Copyright Tariffs Are Not Mandatory, Says Supreme Court of Canada

A recent Supreme Court of Canada (SCC) ruling clarifies copyright enforcement and fair dealing guidelines.

On July 30, 2021, York University won a major copyright dispute at the SCC. York University v Canadian Copyright Licensing Agency (Access Copyright) is the highly anticipated climax and final word in a dispute which began in 2013. View the case brief. 

Some important takeaways from this decision are:

  1. tariffs/royalties agreed by the Copyright Board of Canada (the “Board”) are not mandatory on non-licensees;
  2. unless copyright collectives are assignees or have exclusive licenses from content creators, they cannot sue for copyright infringement; and
  3. educational institutions reproducing copyrighted materials for the purpose of student education may be exempt from copyright infringement under fair dealing if fair dealing guidelines are structured and followed appropriately.

Background on York University’s Use of Access Copyright

York University is the third largest university in Canada and The Canadian Copyright Licensing Agency (Access Copyright) is a copyright collective that licenses and manages the works of authors, creators and publishers. From 1994 to 2010, a license agreement between Access Copyright and York permitted York’s faculty and staff to make copies of works within Access Copyright’s repertoire. Access Copyright filed a proposed tariff with the Board to impose on York from 2011-2013 for the continued use of their content. Since York’s license was due to expire, the Board agreed to the proposed tariff on an interim basis.

York continued to use works within Access Copyright’s repertoire despite not agreeing to a new license, and Access Copyright looked to the courts to enforce its interim tariff. The questions for the Court were:

  • whether Access Copyright’s approved interim tariff could be enforced against York, and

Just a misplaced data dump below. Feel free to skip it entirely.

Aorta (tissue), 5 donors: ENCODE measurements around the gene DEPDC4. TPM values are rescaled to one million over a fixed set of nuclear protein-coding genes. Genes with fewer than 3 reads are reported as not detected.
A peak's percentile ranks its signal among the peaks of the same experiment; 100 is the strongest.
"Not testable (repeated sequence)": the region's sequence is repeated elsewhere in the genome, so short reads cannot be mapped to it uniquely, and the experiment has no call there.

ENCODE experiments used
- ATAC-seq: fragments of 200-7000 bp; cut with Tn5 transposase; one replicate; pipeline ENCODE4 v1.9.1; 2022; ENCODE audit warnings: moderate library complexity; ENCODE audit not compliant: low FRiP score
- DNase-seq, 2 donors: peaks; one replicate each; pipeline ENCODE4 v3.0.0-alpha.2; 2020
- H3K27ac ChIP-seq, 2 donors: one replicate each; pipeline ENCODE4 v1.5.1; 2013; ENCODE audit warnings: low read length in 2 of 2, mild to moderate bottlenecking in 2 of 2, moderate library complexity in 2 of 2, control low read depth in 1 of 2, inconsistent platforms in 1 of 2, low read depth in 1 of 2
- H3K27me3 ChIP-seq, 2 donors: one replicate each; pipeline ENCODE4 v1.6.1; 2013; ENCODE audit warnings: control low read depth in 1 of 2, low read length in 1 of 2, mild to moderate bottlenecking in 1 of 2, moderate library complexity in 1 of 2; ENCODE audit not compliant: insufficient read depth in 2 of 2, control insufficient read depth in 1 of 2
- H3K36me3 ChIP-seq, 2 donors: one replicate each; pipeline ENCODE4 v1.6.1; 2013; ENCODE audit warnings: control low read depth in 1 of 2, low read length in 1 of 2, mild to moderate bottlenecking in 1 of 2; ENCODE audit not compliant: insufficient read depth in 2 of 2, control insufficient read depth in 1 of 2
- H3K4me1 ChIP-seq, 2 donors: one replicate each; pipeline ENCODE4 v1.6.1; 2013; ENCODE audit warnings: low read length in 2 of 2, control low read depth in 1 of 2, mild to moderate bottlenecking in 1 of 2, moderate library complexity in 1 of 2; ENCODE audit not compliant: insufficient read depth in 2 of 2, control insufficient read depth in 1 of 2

• a counterclaim by York asking the Court to declare that copies made under York’s fair dealing guidelines constitute “fair dealing”.

The Federal Court ruled in favour of Access Copyright on both questions and held that York was required to pay the interim tariff and that York’s fair use guidelines were not fair. York appealed the decision, and the Federal Court of Appeal determined that York did not have to pay the interim tariff, but agreed with the Trial Judge that York’s fair use guidelines were not fair.

Both parties appealed the Federal Court of Appeal decision to the SCC.

At the Supreme Court of Canada

Writing for a unanimous Court, Justice Abella dismissed both appeals. The Court found that the interim tariff approved by the Board was not mandatory and since York had not agreed to renew the license, it was not required to pay for it. After an extensive historical analysis, the Court concluded that the collective administration provisions in the Copyright Act and the Board were created with the primary purpose of protecting the users of copyrighted materials. The Court held that the Board-approved tariffs/royalties proposed by collectives cannot be mandatory on non-licensees.